The 1,600-acre Silver Mountain Resort has 74 runs, two terrain parks, and a vertical drop of 2,200 feet. In addition to its famous gondola, Silver Mountain has five chair lifts on the ski hill and a conveyer lift on its tubing hill.
Adult full-day lift tickets are $55 most days, and $60 during holiday periods.
Phil Edholm, president and CEO of Lookout Pass Ski Resort, says he’s anticipating a bit colder temps with above-average snowfall during the upcoming season.
“It looks especially favorable for our neck of the woods,” Edholm asserts.
Lookout will celebrate its 75th year of offering a free ski school for children.
“It’s the longest-running program of its type that we know of that provides free ski lessons for youth,” he says.
The free school offers one-hour ski lessons for youths ages 6-17 and snowboarding lessons for youths ages 7-17 every Saturday morning from Jan. 7 through March 11. Preregistration is required.
Edholm says Lookout Pass had 80 applicants at its recent job fair, and the ski area is looking to bring its staff up to 100 to 120 employees.
“We still need to fill a lot of positions,” he says. “We’re looking for lift operators, food-service employees, and rental shop technicians.”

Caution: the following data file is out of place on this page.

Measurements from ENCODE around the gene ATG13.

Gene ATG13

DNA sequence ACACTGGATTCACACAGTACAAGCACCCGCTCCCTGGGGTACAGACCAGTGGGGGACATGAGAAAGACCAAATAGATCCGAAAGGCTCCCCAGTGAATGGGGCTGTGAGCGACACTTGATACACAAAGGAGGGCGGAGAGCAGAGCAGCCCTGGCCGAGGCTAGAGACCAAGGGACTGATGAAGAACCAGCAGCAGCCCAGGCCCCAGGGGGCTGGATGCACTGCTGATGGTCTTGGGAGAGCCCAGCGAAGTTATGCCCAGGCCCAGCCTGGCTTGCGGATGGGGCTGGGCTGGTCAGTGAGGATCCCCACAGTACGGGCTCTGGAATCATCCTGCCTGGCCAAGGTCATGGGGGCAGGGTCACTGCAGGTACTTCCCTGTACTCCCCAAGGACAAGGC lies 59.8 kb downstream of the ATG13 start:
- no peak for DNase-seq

Edholm says summer season pass sales are strong.
“We’re about 30 percent ahead of last year in season pass sales,” he says.
Early in the season, the resort will be open Thursdays through Mondays. In January and February, however, Lookout will bring back Powder Wednesdays and be open six days a week.
Lookout Pass has three double-chair lifts, a rope tow, 34 named runs, and a vertical drop of 1,150 feet.
Adult lift prices are $44 on weekends and holiday periods, and $39 midweek.
Schweitzer Mountain Resort will open Nov. 25, snow conditions permitting, says Dig Chrismer, marketing manager for the resort near Sandpoint, about 90 miles northeast of Spokane.
Chrismer says Schweitzer also has scheduled a mid-December grand opening of its $3.8 million lodge at the summit of the Great Escape quad lift.
The 9,000-square-foot lodge will offer new dining and lounge venues with a full-service restaurant and bar.
The lodge also will have a cafeteria, event space, and a new home for Schweitzer’s ski patrol dispatch.
Schweitzer also has invested more than $900,000 in capital improvements, including a new food and beverage technology system, upgrades to its ski rental fleet, and the purchase of a Prinoth winch cat for steep-slope grooming.
The resort anticipates having 550 employees, with the potential to hire more around the Christmas holidays, Chrismer says.
The 2,900-acre ski area has three terrain parks, 92 runs, and a vertical drop of 2,400 feet.
Adult full-day lift tickets are $77.